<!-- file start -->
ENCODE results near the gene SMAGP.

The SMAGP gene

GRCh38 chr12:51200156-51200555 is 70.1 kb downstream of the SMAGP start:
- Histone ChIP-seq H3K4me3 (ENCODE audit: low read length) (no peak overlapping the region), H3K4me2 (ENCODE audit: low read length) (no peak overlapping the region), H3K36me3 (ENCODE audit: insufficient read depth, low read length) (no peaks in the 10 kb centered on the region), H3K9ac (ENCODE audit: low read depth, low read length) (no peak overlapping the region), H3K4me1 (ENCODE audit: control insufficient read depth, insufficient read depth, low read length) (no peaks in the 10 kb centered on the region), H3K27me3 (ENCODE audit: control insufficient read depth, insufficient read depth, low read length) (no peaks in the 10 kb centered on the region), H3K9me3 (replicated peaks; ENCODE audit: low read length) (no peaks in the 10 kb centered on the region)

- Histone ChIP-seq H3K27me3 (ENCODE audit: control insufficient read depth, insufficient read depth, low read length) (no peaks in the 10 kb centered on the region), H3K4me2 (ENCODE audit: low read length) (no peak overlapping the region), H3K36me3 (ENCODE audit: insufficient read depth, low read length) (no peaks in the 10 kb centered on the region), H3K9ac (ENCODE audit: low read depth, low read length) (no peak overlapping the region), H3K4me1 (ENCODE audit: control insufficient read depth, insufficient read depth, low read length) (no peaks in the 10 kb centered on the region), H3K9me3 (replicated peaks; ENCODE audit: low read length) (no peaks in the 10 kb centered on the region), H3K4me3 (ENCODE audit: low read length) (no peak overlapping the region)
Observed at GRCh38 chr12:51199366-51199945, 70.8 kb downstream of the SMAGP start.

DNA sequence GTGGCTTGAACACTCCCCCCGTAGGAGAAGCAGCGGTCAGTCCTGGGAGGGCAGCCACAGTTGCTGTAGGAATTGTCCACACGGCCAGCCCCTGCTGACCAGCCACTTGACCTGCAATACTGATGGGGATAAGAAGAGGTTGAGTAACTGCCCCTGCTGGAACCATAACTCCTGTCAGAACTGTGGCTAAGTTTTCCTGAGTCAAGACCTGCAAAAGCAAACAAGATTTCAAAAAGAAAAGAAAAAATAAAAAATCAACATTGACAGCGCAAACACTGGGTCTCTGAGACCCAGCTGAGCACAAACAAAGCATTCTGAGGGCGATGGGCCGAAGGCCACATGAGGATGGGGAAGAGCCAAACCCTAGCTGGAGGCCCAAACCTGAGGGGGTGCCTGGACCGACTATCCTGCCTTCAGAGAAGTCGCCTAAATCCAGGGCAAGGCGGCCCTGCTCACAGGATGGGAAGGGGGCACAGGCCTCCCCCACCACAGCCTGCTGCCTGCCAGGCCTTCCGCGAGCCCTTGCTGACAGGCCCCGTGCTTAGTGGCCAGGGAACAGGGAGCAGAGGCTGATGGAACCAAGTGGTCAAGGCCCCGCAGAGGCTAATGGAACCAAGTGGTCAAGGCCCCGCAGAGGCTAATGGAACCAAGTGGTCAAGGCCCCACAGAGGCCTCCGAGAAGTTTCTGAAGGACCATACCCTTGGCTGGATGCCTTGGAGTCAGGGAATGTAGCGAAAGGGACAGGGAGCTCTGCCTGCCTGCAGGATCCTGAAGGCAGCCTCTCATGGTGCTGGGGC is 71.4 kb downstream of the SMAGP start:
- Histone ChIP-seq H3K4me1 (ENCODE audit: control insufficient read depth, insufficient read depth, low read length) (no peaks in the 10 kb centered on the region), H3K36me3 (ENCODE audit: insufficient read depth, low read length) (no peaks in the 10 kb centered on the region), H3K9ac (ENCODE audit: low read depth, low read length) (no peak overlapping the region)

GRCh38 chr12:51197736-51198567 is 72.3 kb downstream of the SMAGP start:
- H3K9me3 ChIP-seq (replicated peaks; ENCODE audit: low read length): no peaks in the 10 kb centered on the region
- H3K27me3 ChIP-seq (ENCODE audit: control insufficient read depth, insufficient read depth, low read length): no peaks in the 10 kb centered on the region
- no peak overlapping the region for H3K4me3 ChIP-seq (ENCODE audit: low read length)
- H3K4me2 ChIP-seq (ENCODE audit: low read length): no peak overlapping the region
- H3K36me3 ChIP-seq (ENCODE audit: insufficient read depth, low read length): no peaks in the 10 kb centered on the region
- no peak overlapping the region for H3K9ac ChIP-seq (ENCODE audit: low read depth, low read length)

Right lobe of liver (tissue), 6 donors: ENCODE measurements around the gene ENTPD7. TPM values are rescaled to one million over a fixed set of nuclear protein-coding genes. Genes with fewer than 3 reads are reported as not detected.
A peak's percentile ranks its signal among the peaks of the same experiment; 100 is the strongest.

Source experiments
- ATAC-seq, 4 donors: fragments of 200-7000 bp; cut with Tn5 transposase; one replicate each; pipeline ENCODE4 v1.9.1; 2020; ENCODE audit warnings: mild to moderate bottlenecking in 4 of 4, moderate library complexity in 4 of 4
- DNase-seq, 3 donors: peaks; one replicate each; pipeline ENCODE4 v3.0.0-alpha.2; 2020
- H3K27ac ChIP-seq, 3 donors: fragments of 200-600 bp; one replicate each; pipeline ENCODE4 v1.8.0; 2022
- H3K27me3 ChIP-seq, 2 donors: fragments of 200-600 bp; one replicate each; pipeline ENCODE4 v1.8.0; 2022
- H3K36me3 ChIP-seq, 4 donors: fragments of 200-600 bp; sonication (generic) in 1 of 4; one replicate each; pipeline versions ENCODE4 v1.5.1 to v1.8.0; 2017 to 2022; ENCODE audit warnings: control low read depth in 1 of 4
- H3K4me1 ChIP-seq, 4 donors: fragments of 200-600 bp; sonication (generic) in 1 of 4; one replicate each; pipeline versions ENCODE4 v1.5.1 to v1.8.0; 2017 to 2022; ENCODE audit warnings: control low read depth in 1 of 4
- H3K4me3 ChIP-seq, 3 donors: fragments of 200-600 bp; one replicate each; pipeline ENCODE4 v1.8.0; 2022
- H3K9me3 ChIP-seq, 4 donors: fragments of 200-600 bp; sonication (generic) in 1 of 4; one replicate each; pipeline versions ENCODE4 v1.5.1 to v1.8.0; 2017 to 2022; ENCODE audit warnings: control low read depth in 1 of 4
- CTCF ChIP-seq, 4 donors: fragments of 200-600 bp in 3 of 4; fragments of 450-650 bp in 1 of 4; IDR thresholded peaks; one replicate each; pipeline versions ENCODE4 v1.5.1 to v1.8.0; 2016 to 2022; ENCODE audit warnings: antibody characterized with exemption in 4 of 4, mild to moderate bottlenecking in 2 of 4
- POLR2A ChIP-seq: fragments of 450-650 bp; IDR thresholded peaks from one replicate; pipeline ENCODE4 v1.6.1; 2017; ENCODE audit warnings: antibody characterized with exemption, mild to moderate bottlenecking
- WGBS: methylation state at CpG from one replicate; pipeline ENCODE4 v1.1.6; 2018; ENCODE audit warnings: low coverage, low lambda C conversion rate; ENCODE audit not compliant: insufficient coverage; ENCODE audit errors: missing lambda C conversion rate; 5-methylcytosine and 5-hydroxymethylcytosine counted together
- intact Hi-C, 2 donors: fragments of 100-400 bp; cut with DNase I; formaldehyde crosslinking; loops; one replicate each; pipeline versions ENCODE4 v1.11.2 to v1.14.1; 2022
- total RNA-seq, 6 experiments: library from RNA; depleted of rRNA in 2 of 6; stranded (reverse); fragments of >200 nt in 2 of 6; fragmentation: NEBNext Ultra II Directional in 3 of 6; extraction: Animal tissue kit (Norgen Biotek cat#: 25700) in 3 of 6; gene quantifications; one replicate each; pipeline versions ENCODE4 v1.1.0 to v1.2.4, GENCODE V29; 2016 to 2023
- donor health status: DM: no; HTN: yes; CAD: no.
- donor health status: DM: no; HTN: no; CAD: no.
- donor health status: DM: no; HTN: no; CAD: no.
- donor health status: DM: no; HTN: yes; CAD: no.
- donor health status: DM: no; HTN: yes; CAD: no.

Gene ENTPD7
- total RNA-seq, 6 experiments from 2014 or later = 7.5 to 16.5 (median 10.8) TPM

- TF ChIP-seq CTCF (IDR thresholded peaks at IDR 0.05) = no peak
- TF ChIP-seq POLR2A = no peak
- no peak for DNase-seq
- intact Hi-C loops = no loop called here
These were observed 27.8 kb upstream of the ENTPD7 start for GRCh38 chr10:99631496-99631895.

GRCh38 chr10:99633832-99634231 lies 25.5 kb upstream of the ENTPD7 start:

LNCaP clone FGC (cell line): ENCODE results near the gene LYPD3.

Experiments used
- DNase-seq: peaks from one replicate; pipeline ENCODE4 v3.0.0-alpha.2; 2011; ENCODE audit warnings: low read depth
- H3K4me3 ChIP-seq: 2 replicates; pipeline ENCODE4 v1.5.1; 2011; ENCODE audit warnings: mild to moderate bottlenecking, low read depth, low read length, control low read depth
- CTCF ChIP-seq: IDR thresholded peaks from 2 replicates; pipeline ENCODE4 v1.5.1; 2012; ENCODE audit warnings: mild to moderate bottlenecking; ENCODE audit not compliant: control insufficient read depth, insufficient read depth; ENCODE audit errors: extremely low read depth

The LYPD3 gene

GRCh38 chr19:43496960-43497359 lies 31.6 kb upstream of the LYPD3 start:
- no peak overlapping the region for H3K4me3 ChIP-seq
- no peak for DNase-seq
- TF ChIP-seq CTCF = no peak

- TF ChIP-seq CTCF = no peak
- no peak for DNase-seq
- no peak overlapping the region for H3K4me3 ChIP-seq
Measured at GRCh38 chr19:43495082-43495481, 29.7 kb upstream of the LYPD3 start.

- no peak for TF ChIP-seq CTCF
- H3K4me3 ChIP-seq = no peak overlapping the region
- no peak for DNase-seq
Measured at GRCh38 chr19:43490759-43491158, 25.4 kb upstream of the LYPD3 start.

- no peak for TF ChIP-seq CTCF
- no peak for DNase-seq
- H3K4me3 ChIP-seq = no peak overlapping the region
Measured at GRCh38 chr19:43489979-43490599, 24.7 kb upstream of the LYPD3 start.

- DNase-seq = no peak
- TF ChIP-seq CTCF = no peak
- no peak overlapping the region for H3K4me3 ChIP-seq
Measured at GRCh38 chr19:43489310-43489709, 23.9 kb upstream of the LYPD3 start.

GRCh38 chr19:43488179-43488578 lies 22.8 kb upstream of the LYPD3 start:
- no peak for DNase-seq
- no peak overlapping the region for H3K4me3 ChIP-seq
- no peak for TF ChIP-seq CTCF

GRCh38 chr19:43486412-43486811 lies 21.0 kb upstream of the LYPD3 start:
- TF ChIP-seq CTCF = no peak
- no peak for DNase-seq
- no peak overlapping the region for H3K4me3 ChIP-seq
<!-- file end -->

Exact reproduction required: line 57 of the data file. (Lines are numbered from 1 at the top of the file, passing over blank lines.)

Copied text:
- no peak overlapping the region for H3K4me3 ChIP-seq